Participation on Trial

MARCH 2015. Starting the thinking: refining the debate. Invitation to The Mirage of Participation and the resulting Wordle.

APRIL 2015. Samples from our Post-it challenge.

MAY 1st 2015.  The Trial: The Invitation

Setting the Space

Our Defendants Prepare

Prosecution and Defence

Witnesses Wait to be called

Speeches: For Defence:

Speeches: For the Prosecution:

On the Soapbox

Opening the Space – as the Judge reflects 

The Jury(ies) Reflect

Guilty or Not Guilty: The Verdict

Sharing the Thinking

Our Three Court Artists

And some of the Art

Evaluating as We Go

The Choir of Complaint


Sophie Hope’s Defence Notes.

Today I am wearing my academic hat as a witness to defend the role of academia from the accusation that we are misrepresenting participation in the arts.

  • What is academia? For me it is a place for critical thinking. Breathing space. A site for learning and unlearning, for testing out ideas with others. For research and enquiry, for questioning assumptions and digging deeper into concepts through theory and practice in a supportive, safe environment.
  • Academia is a chance to step back and rethink ideas such as participation in the arts, not represent or advocate for them.  It is not, I argue, a space to demonstrate how amazing the arts are, or how participation is defacto a good thing.
  • I base my witness statement on my own experience of higher education – In my practice-based PhD I explored notions of cultural democracy in relation to the commissioning of art to effect social change. This decision to frame my practice through the PhD came at a time when I was becoming increasingly disillusioned with my work as a paid external evaluator of publicly funded socially engaged art projects. In this context, I felt the possibility to be critical was limited, sometimes censored and essentially a marketing exercise for the project I was evaluating. I wanted to find a place for deep, critical reflection and analysis which wasn’t co-opted as advocacy – I found that place in academia.
  • Since finishing my PhD in 2010 I have developed practice based research with one foot in academia and one foot out-with the university, developing ideas and practice around the emotional labour of socially engaged art, an ethical toolkit for credited work placements, physical relationships to immaterial work through my project with Jenny Richards – Manual Labours, and histories of community art and cultural policy, for example through my 1984 Dinners project which brings together people who were active artistically and politically in the year 1984. If I have received external funding for a project, it has been redistributed to pay people for their time.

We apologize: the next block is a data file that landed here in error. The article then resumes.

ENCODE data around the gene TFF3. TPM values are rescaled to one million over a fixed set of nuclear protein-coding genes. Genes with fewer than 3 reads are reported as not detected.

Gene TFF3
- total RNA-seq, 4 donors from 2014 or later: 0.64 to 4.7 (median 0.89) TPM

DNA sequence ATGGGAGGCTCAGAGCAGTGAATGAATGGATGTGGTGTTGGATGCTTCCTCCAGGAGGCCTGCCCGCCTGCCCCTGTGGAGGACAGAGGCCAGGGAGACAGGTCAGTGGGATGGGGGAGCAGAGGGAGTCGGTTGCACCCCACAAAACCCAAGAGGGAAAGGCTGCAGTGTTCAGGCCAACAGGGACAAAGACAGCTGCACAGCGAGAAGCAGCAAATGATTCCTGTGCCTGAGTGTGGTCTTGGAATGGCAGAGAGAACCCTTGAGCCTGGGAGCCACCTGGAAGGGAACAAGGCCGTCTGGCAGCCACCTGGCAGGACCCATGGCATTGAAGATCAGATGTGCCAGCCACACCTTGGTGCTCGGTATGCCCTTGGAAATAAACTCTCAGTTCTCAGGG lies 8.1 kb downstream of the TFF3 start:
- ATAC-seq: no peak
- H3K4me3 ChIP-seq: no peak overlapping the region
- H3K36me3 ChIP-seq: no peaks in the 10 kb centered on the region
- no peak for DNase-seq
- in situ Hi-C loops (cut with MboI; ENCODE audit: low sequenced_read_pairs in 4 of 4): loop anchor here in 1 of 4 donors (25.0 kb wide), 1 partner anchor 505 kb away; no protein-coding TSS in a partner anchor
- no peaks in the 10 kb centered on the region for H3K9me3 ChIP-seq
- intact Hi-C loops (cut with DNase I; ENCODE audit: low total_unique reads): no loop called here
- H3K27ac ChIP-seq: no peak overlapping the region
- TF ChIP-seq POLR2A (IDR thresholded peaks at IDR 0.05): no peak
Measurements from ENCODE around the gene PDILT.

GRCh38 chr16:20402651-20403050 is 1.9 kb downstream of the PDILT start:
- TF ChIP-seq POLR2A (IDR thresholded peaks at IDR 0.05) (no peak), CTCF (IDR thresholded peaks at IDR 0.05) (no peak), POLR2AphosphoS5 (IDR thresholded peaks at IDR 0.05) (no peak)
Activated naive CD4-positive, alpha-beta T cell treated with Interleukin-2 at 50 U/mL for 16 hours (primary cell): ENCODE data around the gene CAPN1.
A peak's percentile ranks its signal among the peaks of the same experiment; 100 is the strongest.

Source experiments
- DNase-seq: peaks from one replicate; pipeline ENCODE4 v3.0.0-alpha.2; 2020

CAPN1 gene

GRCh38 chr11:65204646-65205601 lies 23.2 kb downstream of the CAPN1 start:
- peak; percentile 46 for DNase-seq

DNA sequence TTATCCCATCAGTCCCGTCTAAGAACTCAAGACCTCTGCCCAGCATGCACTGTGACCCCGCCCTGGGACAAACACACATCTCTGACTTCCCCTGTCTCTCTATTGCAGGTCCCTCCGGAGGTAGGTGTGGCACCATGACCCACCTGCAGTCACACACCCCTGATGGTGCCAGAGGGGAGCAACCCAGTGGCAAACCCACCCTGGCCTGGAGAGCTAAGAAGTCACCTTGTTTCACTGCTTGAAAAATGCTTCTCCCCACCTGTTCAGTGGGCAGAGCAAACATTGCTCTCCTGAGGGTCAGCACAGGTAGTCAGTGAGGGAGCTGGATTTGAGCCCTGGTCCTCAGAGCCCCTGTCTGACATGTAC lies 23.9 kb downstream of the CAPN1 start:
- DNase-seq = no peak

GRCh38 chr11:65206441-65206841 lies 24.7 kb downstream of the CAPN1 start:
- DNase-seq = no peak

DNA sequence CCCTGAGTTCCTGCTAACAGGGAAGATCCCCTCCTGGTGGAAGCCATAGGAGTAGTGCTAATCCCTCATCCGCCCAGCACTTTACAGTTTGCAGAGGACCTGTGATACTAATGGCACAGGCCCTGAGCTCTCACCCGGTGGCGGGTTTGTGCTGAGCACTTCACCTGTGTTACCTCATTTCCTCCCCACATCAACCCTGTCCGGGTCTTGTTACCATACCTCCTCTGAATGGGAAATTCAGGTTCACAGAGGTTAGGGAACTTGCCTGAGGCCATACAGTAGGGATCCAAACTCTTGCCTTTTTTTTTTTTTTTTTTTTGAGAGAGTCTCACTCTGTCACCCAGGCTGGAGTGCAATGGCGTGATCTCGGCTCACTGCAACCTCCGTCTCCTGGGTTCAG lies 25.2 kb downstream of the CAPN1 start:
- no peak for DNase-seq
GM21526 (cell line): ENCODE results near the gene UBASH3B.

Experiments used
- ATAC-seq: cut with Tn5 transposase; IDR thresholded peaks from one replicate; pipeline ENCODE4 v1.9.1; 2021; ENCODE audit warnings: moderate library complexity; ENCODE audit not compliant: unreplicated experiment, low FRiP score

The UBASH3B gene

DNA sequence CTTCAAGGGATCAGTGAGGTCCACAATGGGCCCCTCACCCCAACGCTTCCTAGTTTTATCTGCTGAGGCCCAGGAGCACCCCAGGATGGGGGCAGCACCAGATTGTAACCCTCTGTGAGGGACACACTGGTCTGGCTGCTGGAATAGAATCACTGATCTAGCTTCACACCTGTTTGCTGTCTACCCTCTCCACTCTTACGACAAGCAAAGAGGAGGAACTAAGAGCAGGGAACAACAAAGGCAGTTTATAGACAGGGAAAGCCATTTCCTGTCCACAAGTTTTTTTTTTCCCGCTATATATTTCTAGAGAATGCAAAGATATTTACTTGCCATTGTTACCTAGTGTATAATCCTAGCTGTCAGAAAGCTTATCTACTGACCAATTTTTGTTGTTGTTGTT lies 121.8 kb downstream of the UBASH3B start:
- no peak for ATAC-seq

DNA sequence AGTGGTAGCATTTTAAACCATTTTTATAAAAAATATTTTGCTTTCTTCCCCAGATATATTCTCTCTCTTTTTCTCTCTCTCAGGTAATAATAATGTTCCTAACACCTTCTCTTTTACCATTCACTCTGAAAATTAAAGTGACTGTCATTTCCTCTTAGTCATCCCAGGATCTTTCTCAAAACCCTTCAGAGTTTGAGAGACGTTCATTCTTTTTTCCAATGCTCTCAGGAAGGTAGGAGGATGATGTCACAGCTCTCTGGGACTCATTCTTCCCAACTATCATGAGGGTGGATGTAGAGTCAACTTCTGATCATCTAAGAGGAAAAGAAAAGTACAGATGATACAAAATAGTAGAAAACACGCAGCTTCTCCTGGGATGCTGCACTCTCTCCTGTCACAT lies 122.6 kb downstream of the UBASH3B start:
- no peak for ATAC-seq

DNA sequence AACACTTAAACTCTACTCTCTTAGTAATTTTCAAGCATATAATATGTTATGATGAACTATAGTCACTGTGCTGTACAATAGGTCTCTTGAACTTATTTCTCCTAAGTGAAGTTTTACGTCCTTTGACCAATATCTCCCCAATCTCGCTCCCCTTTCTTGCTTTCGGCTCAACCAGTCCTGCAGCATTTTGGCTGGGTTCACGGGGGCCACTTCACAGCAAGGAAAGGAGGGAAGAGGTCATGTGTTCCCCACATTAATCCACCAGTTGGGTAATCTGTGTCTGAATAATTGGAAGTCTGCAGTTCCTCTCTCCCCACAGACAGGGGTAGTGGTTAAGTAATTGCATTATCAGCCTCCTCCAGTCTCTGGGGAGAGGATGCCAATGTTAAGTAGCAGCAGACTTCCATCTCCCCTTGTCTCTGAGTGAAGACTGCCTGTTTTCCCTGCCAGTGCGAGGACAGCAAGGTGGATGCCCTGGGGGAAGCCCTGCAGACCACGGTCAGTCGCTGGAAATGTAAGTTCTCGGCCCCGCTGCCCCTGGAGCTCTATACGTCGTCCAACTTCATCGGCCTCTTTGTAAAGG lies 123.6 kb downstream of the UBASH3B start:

• My experience of academia has also been through teaching – for example, one of the classes I teach is called Understanding Audiences for final year BA Dance and Arts Management students in which we read and discuss texts to explore questions of participation, such as Ben Warmsley’s critique of co-creation, Sherry Arnstein’s Ladder of Participation, Bernadette Lynch’s Whose Cake is it Anyway and Shannon Jackson’s Social Works. The course attempts to unpick our assumptions of participation in the arts rather than re-enforce them. We are constantly referring theoretical ideas to practice and exploring the relations between these. This is a space students rarely have in the pace of their working/family lives.
  • In my own experience, academia can provide a space to explore different forms of pedagogy and research that stretch and challenge accepted methods – my activism and practice is embedded in my research and teaching, for example. I try to take a feminist, critical approach to teaching and researching, bringing real world problems and struggles into the classroom rather than treating it as a bubble. The boundaries are fluid as we bring our experience into the classroom and our research, rather than assuming an objective, ivory-tower position from which to preach.
  • Unfortunately, our universities are changing. I work at Birkbeck where the students are still mainly working in the day and studying in the evening. It has its roots in working class education and yet with the debt of education being passed from the state to the individual, participation in arts and humanities education is becoming more and more difficult for those who do not have the financial means or willingness to risk that debt.
  • So what does it mean to defend higher education institutions today? Personally I am not ready to jump ship – I still believe in the notion of education as a public good, that we should share the burden of that cost rather than financially penalise those who choose to enter into further study. The fight to defend academia as a space from which to challenge dominant assumptions is more important today than ever before.

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